And for those parents who are at the end of their rope; My kids are grown and I just can't even imagine what you are going through. Thank you for your sacrifice. I'm certain you all have a new appreciation for the herculean efforts of our teachers.

Chris Mechels

It would be useful for Noble, and others, to insist on the Public Education Department, PED, following our laws. All PED rulemakings since March 2020 have been illegal, in violation of the NM Rules Act.

Noble, and others, seem not to care, though these violations mean the public had not had their, required, input to these rules changes.

If our governing bodies, up to and including the Governor, won't follow our laws, which allow for public input and participation, we don't have a Democracy, we have a sham.

Noble may be well intentioned, but if there is no respect for the laws, and the rights of the public to input the process, does she really believe in democracy, or just power?? Alan Webber clearly believes only in power..

Should we tell our children the TRUTH about our Democracy? That its a fraud?? Perhaps that would be useful...

Elizabeth Jones

All you have to do is get teachers back to work IN CLASS. Can someone please explain to me why my kid’s school isn’t back to normal hours even though the entire staff has been vaccinated? I’m so tired of this bureaucratic BS - just do your job.

Jerry Appel

The answer is simple, it's about the kids. There are vulnerable children and there is conflicting evidence about how transmissible this virus is amongst children. Despite your exhortations, schools still need to maintain mask wearing, social distancing, et cetera, and CDC guidelines require near zero community spread in the entire county and surrounding counties before life returns to normal. Your school district is just following the science and saving lives.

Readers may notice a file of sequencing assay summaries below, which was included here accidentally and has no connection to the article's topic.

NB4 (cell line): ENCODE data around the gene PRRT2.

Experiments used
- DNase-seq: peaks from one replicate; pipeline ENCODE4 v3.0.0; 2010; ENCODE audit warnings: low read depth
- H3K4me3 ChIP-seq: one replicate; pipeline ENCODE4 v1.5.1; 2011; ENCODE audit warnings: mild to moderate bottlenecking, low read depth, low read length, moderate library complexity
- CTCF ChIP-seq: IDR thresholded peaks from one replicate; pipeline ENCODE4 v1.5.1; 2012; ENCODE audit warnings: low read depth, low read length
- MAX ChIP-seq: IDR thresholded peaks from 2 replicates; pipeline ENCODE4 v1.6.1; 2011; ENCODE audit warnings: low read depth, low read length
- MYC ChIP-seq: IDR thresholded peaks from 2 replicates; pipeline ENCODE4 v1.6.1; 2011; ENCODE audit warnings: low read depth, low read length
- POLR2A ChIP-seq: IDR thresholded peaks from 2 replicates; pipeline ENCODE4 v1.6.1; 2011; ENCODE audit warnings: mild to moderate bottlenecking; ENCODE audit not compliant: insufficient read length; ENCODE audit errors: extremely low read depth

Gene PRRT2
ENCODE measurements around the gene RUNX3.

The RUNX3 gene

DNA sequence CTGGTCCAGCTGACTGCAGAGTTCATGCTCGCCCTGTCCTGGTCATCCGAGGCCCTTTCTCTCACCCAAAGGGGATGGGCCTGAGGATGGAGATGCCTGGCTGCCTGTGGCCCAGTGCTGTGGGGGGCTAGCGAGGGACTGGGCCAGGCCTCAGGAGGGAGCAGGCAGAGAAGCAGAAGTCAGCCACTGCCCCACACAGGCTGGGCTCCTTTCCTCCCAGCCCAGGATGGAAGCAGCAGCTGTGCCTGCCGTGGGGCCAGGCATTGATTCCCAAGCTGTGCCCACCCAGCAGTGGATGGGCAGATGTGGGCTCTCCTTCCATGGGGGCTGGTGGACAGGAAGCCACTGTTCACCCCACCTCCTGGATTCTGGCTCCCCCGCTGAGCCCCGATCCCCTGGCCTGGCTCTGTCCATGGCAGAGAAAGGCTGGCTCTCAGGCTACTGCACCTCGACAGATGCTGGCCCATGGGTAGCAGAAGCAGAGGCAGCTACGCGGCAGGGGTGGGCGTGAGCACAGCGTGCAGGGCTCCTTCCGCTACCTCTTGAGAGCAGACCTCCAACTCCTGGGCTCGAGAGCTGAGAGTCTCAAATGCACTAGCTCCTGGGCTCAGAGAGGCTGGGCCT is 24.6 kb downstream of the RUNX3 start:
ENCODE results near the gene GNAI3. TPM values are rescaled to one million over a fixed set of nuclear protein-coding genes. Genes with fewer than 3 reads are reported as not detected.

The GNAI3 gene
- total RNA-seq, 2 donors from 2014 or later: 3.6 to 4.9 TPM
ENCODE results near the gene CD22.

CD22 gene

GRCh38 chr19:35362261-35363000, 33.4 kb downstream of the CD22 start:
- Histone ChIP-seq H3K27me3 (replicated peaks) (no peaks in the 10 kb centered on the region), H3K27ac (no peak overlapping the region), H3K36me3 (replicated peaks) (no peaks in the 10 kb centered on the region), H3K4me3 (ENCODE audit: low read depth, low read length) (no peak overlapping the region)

Kathy Fish

This reductive response to Noble's complex letter makes me laugh out loud. "All you have to do" - who in particular? Noble herself? You make a resolution to a complicated health crisis sound so easy when you put it that way. And even if, as you assert, "the entire staff has been vaccinated," which frankly I doubt, what of the as-yet unvaccinated students, who could transmit the virus to each other and, meanwhile, might live with vulnerable parents, grandparents, and other family members - or be vulnerable themselves? I can assure this poster that as educators, we ARE doing our jobs - and we're working harder and for longer hours than we ever have before. Responses like yours make it ever clearer why high-quality education, online and on-ground, in NM is imperative.

Elizabeth Jones

If it were truly about the kids, we would be back in class.

Elizabeth Jones

And this isn’t a terribly complex letter - it’s a opinion that should have been written 10-11 months ago. It’s long overdue, and parents just want their kids back IN CLASS. Maybe we should follow the CDC’s recommendations.... wow, what a thought.

Chris Mechels

Just follow the CDC guidelines?? Is this by chance the same CDC that told us NOT to wear masks, and compulsively wash our hands??? That now insists we MUST wear masks, even though the science a bit missing.

This is a POLITICAL problem, no surprise, so lets stop pretending its not. The guidance coming from the Governor, her Dept of Health, and the Dept of Education, is gibberish, with "results" not tied to inputs. Its wishful thinking and media spin.

Have you forgotten "asymptomatic" Covid, which WAS a big problem??? Now its not, because its inconvenient. How about demanding some DATA from these fools, rather than their mantras.

Fact is, Covid will kill a lot of people, that has long been known. The question is, who??? What's wrong with killing old folks, which is what we've been doing?? THEY VOTE!!! What's wrong with killing teachers??? They, and their unions, also vote, and get very noisy. With no agreement on WHO will die, its chaos, and will remain chaos. The only sure deal is that the Governor and her staff will get good care, and vaccines, which is a shame. These selfish incompetents will also get big pay raises, and that's criminal.

Michael Schneider

Let's follow the recommendations of the medical and science community by getting teachers and kids back in the classroom! Santa Fe deserves more than a handful of kids back in the classroom. Time to do the heavy lifting!

David Romero